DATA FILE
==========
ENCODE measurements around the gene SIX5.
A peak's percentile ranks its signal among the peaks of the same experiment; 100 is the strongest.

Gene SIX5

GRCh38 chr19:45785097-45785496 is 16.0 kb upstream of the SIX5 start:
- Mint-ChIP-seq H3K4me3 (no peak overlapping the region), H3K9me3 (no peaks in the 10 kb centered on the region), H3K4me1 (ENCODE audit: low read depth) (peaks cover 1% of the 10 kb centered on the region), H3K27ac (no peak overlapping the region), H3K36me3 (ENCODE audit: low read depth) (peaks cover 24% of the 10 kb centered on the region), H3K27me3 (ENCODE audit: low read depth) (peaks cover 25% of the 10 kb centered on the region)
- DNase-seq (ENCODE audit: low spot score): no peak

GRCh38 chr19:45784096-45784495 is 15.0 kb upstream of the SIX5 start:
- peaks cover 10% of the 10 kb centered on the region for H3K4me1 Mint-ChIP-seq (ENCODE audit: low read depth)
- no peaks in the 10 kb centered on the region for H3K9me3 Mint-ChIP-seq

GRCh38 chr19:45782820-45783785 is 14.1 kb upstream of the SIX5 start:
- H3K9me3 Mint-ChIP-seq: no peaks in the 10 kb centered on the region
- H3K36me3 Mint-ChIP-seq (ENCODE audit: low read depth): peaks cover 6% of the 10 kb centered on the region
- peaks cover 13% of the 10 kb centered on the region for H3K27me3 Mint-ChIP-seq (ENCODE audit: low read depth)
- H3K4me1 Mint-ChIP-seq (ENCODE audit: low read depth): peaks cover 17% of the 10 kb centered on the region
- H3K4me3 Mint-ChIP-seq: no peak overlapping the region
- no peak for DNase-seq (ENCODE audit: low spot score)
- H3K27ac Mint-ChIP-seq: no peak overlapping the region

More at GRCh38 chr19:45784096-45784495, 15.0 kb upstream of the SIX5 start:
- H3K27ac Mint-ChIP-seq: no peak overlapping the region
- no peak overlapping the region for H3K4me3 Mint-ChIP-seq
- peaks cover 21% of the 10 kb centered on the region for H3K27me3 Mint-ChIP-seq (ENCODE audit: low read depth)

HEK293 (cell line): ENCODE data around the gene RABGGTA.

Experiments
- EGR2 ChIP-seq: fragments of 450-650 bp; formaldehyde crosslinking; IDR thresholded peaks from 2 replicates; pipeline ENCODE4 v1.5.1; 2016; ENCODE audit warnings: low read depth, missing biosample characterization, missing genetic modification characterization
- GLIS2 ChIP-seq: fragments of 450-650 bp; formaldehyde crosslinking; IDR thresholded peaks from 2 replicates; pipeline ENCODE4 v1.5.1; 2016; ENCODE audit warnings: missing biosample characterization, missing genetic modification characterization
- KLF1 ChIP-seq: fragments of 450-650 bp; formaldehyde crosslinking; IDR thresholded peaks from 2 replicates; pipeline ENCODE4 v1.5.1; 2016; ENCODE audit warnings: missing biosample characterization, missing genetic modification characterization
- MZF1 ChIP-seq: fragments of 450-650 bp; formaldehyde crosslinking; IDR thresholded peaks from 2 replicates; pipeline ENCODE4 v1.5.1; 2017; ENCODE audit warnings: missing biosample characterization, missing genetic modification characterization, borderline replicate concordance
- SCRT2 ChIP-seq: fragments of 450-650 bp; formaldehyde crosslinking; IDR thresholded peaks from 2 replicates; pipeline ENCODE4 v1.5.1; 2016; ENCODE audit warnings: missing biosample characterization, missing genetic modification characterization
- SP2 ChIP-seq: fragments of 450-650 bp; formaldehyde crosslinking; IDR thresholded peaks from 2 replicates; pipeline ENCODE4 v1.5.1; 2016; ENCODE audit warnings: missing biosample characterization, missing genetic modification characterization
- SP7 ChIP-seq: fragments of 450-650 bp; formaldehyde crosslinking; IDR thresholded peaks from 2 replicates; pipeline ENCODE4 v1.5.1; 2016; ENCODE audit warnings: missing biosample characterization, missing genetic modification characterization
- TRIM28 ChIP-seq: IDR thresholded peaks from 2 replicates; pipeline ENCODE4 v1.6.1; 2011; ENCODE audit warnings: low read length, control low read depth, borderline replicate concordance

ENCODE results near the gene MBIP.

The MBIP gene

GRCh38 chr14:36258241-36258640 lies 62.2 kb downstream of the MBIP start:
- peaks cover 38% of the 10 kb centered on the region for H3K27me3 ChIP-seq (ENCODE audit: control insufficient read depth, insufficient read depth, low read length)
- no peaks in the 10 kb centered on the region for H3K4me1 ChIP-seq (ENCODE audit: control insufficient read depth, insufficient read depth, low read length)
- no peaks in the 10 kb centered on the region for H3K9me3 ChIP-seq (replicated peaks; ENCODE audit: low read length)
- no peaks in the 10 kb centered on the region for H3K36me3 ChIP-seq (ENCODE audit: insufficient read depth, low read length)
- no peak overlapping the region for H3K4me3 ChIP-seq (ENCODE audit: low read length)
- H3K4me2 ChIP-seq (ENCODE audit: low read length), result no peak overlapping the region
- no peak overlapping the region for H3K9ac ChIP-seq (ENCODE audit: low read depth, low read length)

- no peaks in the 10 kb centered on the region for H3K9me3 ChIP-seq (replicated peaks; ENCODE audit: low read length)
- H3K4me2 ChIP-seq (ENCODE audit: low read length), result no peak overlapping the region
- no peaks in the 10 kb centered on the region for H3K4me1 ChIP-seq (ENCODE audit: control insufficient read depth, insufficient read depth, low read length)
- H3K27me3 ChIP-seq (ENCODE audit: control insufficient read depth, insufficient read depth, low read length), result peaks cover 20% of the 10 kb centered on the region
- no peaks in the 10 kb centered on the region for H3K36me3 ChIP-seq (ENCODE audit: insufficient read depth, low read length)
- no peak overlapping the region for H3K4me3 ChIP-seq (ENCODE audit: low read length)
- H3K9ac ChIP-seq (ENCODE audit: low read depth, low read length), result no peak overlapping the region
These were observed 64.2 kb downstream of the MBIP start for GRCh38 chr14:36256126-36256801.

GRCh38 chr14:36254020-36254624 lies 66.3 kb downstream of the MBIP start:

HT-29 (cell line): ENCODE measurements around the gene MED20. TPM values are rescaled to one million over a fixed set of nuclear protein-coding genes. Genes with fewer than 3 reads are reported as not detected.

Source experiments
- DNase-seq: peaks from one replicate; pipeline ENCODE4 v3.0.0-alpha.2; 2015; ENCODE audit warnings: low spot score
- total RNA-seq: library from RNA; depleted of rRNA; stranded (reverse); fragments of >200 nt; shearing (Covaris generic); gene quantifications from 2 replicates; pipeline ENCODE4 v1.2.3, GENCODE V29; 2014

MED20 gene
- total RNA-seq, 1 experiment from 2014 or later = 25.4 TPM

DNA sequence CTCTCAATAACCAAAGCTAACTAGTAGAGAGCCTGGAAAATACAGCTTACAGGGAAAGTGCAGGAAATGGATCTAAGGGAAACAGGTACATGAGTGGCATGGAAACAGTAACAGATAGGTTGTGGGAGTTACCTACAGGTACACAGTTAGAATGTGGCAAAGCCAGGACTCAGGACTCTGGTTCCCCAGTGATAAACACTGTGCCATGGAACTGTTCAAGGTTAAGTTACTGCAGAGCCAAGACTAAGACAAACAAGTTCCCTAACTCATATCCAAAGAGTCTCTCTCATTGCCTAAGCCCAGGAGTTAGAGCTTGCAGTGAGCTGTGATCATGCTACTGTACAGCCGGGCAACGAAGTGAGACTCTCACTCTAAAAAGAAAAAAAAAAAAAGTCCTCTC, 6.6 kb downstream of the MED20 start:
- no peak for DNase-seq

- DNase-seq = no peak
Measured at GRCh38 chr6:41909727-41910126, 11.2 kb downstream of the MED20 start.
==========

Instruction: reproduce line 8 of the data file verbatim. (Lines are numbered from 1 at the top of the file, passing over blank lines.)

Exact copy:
- peaks cover 10% of the 10 kb centered on the region for H3K4me1 Mint-ChIP-seq (ENCODE audit: low read depth)